With reference to FIG. 2, a card substrate 70 carries an optional secondary substrate 72 which is a thin flexible material, only a few mils thick carrying a laser recording material 74. The secondary substrate 72 is adhered to the primary substrate 70 by means of an adhesive or sticky substance, similar to dry adhesives found on tape. The laser recording material may be any of the materials previously discussed. A protective coating 76 is applied over the laser recording material.
A laser writing apparatus is illustrated in FIG. 3 which illustrates the side view of the lengthwise dimension of the medium of FIG. 1 consisting of a data strip having digital information in combination with microscopic visually readable information on a card. The data strip portion 41 of the medium is usually received in a movable holder 42 which brings the strip into the trajectory of a laser beam. A laser light source 43, preferably a pulsed semiconductor laser of infrared wavelength emits a beam 45 which passes through collimating and focusing optics 47. The beam is sampled by a beam splitter 49 which transmits a portion of the beam through a focusing lens 51 to a photodetector 53. The detector 53 confirms laser writing. The beam is then directed to a first servo controlled mirror 55 which is mounted for rotation along axis 57 in the direction indicated by arrows B. The purpose of the mirror 55 is to find the lateral edges of the data strip in a coarse mode of operation and then in a fine mode of operation identify data paths or character sites which exist predetermined distances from the edges.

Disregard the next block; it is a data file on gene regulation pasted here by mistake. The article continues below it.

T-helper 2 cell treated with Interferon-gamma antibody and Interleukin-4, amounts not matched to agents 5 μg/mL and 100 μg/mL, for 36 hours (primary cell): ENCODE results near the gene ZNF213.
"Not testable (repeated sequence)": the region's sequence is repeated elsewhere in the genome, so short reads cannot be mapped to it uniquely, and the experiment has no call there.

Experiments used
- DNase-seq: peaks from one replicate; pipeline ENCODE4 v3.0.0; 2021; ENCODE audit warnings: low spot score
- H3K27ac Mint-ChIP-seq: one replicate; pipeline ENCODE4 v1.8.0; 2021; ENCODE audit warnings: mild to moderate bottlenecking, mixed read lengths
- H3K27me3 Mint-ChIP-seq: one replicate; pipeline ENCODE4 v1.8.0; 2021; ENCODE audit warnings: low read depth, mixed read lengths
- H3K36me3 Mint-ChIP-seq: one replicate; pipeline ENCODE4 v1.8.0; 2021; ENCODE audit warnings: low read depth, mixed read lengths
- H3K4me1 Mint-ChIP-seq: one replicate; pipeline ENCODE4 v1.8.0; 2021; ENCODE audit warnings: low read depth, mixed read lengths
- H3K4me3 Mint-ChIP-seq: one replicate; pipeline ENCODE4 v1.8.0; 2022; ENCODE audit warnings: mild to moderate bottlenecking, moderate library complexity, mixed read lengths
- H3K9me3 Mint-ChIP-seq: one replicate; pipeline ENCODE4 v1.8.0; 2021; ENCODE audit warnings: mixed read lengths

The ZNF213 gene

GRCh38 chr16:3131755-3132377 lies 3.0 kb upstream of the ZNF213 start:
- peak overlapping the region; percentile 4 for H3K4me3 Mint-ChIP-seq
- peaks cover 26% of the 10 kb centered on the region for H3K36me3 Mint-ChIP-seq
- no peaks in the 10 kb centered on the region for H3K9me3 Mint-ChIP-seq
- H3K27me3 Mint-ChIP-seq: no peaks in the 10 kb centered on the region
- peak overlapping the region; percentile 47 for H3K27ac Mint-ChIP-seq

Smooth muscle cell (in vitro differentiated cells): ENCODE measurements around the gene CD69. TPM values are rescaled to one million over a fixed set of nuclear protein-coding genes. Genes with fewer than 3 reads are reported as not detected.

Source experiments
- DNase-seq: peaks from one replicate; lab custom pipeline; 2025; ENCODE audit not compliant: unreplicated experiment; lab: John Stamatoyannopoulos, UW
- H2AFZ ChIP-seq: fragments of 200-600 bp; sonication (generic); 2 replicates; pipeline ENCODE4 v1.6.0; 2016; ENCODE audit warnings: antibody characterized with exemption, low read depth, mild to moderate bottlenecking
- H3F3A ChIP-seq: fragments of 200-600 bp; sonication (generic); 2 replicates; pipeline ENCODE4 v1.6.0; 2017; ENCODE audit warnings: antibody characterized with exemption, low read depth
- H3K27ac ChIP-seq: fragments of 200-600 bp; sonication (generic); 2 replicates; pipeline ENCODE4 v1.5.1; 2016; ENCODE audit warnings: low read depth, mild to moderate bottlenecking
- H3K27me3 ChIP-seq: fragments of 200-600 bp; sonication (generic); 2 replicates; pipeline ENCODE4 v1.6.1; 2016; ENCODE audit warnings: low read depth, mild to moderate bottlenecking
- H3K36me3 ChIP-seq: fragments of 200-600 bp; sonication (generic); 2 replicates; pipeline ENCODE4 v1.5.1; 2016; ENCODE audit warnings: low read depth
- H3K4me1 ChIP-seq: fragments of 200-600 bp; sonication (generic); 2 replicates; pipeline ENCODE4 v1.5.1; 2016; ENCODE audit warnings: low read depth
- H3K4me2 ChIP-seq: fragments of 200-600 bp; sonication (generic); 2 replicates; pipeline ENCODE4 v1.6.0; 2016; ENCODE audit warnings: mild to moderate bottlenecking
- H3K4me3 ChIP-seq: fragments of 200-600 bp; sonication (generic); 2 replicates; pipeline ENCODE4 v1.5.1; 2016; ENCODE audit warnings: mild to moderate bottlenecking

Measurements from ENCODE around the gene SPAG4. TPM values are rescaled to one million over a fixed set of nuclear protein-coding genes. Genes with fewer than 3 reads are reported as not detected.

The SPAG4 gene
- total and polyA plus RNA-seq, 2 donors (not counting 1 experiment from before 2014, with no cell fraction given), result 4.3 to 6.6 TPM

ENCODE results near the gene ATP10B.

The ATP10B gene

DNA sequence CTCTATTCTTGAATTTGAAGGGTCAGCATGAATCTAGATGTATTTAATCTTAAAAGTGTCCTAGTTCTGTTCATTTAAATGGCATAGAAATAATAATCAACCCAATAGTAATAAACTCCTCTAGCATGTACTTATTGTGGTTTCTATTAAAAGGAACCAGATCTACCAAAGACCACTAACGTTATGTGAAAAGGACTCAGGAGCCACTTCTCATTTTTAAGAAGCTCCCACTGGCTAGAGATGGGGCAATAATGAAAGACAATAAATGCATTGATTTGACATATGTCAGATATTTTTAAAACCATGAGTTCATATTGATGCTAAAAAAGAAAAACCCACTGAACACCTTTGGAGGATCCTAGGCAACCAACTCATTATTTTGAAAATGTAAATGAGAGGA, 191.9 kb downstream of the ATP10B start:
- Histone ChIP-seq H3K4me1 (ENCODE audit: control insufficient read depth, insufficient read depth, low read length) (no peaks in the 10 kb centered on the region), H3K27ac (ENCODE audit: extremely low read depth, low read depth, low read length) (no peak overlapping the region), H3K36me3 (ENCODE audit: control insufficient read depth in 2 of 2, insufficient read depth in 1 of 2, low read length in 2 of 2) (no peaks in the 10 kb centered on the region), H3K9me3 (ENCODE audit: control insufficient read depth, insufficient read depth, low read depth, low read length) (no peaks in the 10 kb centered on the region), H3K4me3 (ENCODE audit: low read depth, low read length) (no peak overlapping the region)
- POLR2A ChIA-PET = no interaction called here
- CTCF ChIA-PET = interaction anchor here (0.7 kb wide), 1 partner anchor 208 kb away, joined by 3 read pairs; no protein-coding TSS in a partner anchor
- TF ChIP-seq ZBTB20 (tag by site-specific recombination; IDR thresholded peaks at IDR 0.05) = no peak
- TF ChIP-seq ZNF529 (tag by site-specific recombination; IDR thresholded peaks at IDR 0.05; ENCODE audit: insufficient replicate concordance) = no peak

From mirror 55, the beam is directed toward a mirror 61. This mirror is mounted for rotation at pivot 63. The purpose of mirror 55 is for fine control of motion of the beam along the length of the data strip. Coarse control of the lengthwise portion of the data strip relative to the beam is achieved by motion of the movable holder 42. The position of the holder may be established by a linear motor and used by a closed loop position servo system of the type used in magnetic disk drives. Reference position information may be prerecorded on the card so that position error signals may be generated and used as feedback in motor control. Upon reading one data path, the mirror 55 is slightly rotated. The motor moves holder 42 lengthwise so that the path can be read again, and so on.